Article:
I recall how years ago I was contacted by the Diocese of St. Cloud. I was shocked that the Bishop's office would reach out to me - but indeed they did. I was asked by the voice on the phone to hold for the Bishop and then to my surprise the Bishop came to the phone.
I just returned from a Christmas cruise with a family group of nine people on Holland America’s new ship, the Niew Statendam. Our group of nine included my wife and myself, our two daughters, two sons-in-law, and three grandchildren. We all get along well.
As we enter into yet another new year, it’s hard not to look back at what has taken place over 2018. But for me, it’s even harder not to look forward with plans and questions of uncertainty for the year to come. I try to live one day at a time as best I can, but reflecting on a new calendar has me “what if”-ing in wonder and veering off the track of living for today. Some of the wonder is exciting. But honestly, some of the wonder is scary. The un-played days of 2019 haven’t even started yet and my mind wants to prepare for them. Truth be told, I tend to lean into fear. Maybe rightly so, I have a past riddled with pain and hurt. Everyone does. It’s not fun. And my ego wants to avoid painful stuff and control its very existence. The problem is…I don’t get to!! But hey, check this out…I also have a past riddled with joy and triumph! Life comes with both! And isn’t this really just a question of practicing the choice to focus on the joy over the pain anyways? Isn’t it just a practice in letting go and acceptance? A practice of choosing faith over fear? I think so! Its 3rd step genius!! “Gods will not mine” is the brilliance of realizing we get to choose faith over fear. I have that choice each and every day in each and every situation.
Staying sober during the holidays can be a challenge. Alcohol permeates so many traditions associated with this time-of-year. From baking recipes that call for alcohol, to festive holiday drinks that are spiked, to toasts at the end of year, all of these traditions seem to revolve around alcohol. However, now that your life no longer revolves around alcohol, perhaps its time to make some new holiday traditions.
This month, there are a lot of “service pieces” in magazines and newspapers with helpful advice about how to not be sad at the holidays of Christmas and Hanukkah. These well-meaning columns have suggestions on how to change our moods and move away from sadness. However, I have a theory that having feelings that match reality is mental health, not mental illness.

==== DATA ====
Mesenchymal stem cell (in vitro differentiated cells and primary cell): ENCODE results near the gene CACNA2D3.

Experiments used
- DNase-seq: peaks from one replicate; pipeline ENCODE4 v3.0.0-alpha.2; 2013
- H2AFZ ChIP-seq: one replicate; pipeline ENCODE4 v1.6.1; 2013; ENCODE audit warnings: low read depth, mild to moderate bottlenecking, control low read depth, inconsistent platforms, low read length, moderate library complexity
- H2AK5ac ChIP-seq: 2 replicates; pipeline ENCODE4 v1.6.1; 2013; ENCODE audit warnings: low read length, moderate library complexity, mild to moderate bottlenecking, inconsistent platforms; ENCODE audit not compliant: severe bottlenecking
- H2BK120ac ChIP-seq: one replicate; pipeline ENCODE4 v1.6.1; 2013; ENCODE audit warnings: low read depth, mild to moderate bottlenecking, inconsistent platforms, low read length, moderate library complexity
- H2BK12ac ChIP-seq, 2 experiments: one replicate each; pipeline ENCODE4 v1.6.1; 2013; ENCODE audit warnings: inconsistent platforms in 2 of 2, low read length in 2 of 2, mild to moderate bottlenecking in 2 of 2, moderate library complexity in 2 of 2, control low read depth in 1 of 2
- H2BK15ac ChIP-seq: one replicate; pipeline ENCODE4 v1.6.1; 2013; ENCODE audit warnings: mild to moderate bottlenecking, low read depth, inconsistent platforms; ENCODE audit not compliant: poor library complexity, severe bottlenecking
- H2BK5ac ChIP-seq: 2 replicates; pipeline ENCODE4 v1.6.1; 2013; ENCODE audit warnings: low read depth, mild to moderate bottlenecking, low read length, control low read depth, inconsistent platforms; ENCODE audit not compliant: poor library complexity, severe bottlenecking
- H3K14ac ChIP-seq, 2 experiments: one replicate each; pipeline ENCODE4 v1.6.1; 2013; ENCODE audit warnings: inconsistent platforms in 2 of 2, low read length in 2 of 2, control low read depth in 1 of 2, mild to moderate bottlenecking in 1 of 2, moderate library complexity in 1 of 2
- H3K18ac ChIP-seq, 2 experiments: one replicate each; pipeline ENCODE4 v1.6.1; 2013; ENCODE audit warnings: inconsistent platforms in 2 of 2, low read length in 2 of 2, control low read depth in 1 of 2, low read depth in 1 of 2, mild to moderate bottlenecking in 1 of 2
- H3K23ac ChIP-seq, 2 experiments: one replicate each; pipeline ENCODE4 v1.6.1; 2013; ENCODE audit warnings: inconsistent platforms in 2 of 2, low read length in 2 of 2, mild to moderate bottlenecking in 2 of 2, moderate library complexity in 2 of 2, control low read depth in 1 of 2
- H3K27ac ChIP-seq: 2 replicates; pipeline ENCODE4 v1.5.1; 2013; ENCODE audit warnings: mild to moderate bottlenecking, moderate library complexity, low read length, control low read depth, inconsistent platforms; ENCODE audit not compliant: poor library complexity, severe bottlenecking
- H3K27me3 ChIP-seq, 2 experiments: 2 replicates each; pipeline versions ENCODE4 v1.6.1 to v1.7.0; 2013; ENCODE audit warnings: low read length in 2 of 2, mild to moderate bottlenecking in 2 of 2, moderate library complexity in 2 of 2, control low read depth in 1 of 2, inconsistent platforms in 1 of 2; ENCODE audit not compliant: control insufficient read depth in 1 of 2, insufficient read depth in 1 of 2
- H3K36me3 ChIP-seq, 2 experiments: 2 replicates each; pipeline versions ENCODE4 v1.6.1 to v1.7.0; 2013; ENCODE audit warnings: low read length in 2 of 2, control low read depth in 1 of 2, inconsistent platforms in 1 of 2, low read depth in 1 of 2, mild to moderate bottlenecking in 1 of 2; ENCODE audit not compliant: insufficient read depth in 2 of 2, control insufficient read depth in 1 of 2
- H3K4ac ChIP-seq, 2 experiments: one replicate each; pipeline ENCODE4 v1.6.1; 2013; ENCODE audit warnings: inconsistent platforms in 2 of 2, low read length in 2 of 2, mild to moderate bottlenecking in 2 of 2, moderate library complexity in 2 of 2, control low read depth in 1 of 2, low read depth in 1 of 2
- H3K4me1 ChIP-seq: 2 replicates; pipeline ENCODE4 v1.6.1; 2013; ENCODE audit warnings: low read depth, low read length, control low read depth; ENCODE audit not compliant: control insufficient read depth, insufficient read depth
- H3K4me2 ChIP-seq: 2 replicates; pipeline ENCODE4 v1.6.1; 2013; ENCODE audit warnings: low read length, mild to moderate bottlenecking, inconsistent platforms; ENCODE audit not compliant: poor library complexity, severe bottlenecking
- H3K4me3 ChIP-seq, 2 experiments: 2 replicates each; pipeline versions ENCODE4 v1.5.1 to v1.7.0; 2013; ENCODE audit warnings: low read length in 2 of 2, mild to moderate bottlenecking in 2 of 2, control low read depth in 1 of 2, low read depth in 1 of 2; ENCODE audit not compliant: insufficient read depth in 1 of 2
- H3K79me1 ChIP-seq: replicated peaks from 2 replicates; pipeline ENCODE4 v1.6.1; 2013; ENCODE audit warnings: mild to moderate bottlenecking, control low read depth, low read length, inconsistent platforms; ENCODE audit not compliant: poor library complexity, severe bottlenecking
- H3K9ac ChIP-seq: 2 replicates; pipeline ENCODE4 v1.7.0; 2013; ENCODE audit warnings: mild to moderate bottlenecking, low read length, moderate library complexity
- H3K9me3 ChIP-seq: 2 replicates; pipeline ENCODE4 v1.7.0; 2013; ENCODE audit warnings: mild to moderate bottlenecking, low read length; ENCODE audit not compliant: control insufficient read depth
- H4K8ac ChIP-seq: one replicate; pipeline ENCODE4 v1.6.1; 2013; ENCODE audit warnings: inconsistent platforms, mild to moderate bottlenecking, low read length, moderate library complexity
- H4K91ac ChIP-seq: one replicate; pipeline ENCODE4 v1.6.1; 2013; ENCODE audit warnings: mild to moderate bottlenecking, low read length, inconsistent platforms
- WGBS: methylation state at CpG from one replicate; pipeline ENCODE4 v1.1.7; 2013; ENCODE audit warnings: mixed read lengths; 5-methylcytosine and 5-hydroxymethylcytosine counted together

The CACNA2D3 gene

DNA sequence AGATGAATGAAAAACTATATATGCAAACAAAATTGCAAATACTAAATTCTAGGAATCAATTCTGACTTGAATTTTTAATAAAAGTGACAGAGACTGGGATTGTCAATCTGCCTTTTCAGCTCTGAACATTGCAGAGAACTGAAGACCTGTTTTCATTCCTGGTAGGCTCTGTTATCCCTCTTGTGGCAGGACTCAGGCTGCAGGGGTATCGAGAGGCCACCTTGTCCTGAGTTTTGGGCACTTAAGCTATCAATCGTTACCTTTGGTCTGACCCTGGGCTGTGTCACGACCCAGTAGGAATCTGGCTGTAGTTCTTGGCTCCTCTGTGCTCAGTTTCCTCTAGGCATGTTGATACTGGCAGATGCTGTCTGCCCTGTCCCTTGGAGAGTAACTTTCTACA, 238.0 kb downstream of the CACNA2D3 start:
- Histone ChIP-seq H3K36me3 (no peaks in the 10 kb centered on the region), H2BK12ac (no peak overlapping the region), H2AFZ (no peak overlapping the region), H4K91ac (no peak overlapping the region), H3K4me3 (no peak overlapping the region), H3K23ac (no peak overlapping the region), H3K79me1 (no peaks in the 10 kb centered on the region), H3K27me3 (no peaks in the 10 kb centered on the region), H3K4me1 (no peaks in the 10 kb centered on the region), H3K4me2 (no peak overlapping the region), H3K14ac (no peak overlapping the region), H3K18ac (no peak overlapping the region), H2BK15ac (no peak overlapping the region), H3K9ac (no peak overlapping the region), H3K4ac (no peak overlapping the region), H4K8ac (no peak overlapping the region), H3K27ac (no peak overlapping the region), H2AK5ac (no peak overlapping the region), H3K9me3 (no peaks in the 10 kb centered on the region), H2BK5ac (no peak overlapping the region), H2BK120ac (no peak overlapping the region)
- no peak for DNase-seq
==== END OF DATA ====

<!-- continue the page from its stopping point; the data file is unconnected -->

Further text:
When I walked into my first Al-Anon meeting fourteen years ago, life as I knew it was over. I didn’t understand that at the time, and I continued to fight desperately against that reality for quite some time. But, still, it was over. The gift of the 12 Steps of Al-Anon is that the life I have today is SO much better than the life I had planned, and the life I thought I should and could have, if only I fought a little harder, and a little longer.
I never asked this question when I was getting sober, but I have heard other people ask it. I thought they were raising unreasonable objections to getting sober or expressing resistance to recovery. Over the years, patients at Hazelden and guests at The Retreat have spoken of their reluctance to recover by saying that they are afraid to recover, because they are afraid of who they might be if they stop drinking or drugging. What will happen, they ask, if they get sober and don’t like themselves, or don’t like who they have become?
I received my three-month medallion on October 22, 1978. I was fifteen, sober and I was thrilled. To add to my excitement - weeks earlier I had scored tickets to see Bob Dylan at the St. Paul Civic Center on October 31, 1978. This would be the first time that Bob Dylan would play a concert in Minnesota in 16 years. The concert had sold-out immediately and I had managed to get tickets. I was stoked. I was three-months sober and I was going to see Dylan.
When I was a boy, I eagerly read each issue of Mad Magazine. It’s fictional editor, Alfred E. Neuman, had a quote above the index of each issue. One of my favorites was “Some minds are like concrete: all mixed up and permanently set.” A Peanuts cartoon of that era had Lucy shouting “If you can’t be right, be wrong at the top of your voice.” I’m writing this newsletter during the Senate hearings on a Supreme Court nomination. It seems as if nearly everyone is sure that they know what happened at a high school party long ago: the nominee is guilty, or innocent, depending upon whom you ask. I’m not hearing the more humble opinion of “I don’t know, I wasn’t there.”